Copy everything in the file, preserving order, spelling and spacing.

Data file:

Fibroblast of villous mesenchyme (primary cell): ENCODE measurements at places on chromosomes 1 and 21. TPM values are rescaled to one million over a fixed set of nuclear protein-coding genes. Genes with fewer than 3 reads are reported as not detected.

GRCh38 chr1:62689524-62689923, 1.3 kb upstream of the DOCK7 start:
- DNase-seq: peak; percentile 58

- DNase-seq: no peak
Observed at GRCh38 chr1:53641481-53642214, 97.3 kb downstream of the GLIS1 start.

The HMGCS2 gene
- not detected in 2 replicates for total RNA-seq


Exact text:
Fibroblast of villous mesenchyme (primary cell): ENCODE measurements at places on chromosomes 1 and 21. TPM values are rescaled to one million over a fixed set of nuclear protein-coding genes. Genes with fewer than 3 reads are reported as not detected.

GRCh38 chr1:62689524-62689923, 1.3 kb upstream of the DOCK7 start:
- DNase-seq: peak; percentile 58

- DNase-seq: no peak
Observed at GRCh38 chr1:53641481-53642214, 97.3 kb downstream of the GLIS1 start.

The HMGCS2 gene
- not detected in 2 replicates for total RNA-seq